Young’s Analytical Concordance to the Bible, Robert Young
One would be hard pressed to find a tool more effective and beneficial to studying the word of God than a concordance. As mentioned in the review of Strong's Concordance, Young's Concordance groups words by the Hebrew and Greek language rather than the English (as does Strong's Concordance). This grouping shows how the same term is used in various other contexts. If students of the Scriptures would learn to use the principle of checking the same word in other contexts, it would eliminate many errors. For each Greek and Hebrew term the transliteration and the original script is given plus a definition. There are over 300 thousand words referenced in this concordance.
Robert Young (1822-1888) was a publisher who was proficient in various ancient languages. He was privately taught and served as an apprentice to the printing business. He also published a respectable translation of the Scriptures known as Young's Literal Translation. He was born in Edinburgh, Scotland and was a member of the Free Church (Presbyterian). His primary interest was in the field of Old Testament and language studies. One writer went on to describe Young's accomplishments as:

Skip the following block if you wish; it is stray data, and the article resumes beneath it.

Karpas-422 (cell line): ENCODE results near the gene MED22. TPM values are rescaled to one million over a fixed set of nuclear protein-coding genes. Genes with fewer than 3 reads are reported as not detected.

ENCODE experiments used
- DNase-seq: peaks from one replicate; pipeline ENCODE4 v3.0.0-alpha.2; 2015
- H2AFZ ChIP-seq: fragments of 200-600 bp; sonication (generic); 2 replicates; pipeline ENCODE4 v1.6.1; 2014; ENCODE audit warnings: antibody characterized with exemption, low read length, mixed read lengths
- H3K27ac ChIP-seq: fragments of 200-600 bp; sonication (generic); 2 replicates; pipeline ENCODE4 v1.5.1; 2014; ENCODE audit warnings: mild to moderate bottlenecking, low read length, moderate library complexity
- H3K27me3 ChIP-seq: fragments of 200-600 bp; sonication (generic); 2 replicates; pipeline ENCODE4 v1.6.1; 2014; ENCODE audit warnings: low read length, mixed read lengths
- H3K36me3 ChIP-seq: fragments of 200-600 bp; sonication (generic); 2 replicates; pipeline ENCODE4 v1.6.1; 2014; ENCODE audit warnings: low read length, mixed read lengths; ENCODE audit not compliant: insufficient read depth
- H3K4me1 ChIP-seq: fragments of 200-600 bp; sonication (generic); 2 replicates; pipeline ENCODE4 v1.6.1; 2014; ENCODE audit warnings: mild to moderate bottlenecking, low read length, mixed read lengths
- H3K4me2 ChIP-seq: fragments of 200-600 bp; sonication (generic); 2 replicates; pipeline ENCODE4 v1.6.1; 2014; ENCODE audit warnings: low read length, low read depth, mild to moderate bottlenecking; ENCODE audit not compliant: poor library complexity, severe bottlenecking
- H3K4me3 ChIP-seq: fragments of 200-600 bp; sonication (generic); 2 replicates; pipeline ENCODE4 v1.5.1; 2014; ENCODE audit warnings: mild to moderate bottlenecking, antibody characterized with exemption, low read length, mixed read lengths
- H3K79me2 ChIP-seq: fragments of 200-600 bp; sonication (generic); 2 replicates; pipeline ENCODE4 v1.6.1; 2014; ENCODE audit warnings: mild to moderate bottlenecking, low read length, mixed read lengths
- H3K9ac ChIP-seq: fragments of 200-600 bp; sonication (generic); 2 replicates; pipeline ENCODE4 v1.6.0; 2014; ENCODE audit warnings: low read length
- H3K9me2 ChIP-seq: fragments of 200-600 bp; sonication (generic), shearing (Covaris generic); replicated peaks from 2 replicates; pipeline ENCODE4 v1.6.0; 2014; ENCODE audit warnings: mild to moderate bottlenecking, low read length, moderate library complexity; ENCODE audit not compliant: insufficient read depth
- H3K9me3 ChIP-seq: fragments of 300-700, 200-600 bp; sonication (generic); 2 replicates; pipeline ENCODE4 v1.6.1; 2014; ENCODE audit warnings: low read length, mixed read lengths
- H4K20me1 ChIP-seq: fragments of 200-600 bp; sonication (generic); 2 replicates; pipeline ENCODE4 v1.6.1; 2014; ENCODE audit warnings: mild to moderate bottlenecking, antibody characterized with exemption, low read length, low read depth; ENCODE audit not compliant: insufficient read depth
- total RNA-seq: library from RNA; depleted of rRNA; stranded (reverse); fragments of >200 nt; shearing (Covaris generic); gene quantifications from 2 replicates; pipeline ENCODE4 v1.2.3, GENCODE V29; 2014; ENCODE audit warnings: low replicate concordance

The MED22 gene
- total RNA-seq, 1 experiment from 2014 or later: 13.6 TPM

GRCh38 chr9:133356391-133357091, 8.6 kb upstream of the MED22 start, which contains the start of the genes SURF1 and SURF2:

Young was celebrated as an editor and translator of Jewish and Biblical writings in various languages, especially in Hebrew, Samaritan, Aramaic, Syriac, Arabic, and Gujarati, thus and in other ways contributing to the apparatus for textual criticism. He was also active in the region of comparative linguistics and in Semitic philology. (The New Schaff-Herzog Encyclopedia of Religious Knowledge, p. 490).
My wife prefers to use Young's Analytical Concordance while I prefer to use Strong's Exhaustive Concordance. So, we have both volumes, and I find having both very beneficial to cross-reference.
"Young, Robert," The New Schaff-Herzog Encyclopedia of Religious Knowledge, Grand Rapids, MI: Baker Book House, Vol. 13, 1964, p. 490.
Originally printed in West Virginia Christian, Vol. 7, No. 12, December 2000, p. 8. Reprinted by permission.